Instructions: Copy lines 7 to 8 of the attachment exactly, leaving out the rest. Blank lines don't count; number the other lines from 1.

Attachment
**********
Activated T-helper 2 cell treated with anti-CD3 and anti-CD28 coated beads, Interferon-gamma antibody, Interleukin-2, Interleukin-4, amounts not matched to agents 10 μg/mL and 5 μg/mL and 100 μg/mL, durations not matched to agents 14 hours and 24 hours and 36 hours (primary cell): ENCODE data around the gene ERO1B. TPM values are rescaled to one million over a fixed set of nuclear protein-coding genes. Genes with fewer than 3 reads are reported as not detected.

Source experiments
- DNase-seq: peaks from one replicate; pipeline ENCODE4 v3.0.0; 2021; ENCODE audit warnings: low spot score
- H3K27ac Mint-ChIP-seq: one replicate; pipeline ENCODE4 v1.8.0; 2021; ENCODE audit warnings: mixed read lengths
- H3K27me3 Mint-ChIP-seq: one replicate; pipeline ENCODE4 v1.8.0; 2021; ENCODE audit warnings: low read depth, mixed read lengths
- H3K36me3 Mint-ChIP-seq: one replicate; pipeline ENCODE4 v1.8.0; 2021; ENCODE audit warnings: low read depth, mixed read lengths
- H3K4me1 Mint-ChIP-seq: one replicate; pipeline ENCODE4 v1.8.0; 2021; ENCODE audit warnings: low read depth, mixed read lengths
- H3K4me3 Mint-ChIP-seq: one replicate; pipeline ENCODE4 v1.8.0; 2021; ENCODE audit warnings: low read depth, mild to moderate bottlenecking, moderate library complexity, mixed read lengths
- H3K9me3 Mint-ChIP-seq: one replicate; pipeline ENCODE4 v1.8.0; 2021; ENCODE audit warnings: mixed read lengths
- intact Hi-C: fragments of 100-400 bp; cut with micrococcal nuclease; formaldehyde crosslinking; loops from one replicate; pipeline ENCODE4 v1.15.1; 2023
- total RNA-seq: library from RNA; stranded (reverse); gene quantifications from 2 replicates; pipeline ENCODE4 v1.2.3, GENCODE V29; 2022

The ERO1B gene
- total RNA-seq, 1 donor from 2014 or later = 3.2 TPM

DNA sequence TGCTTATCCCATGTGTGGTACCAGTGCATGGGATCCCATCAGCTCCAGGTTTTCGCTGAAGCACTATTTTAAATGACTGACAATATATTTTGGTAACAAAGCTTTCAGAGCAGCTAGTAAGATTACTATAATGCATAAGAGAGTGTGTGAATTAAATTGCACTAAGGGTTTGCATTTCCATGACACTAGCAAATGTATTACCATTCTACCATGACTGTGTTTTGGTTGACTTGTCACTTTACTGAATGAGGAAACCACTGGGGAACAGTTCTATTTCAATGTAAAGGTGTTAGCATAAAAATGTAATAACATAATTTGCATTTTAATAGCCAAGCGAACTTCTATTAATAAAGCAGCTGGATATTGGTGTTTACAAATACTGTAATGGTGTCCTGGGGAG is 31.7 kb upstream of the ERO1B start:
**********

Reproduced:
- H3K4me1 Mint-ChIP-seq: one replicate; pipeline ENCODE4 v1.8.0; 2021; ENCODE audit warnings: low read depth, mixed read lengths
- H3K4me3 Mint-ChIP-seq: one replicate; pipeline ENCODE4 v1.8.0; 2021; ENCODE audit warnings: low read depth, mild to moderate bottlenecking, moderate library complexity, mixed read lengths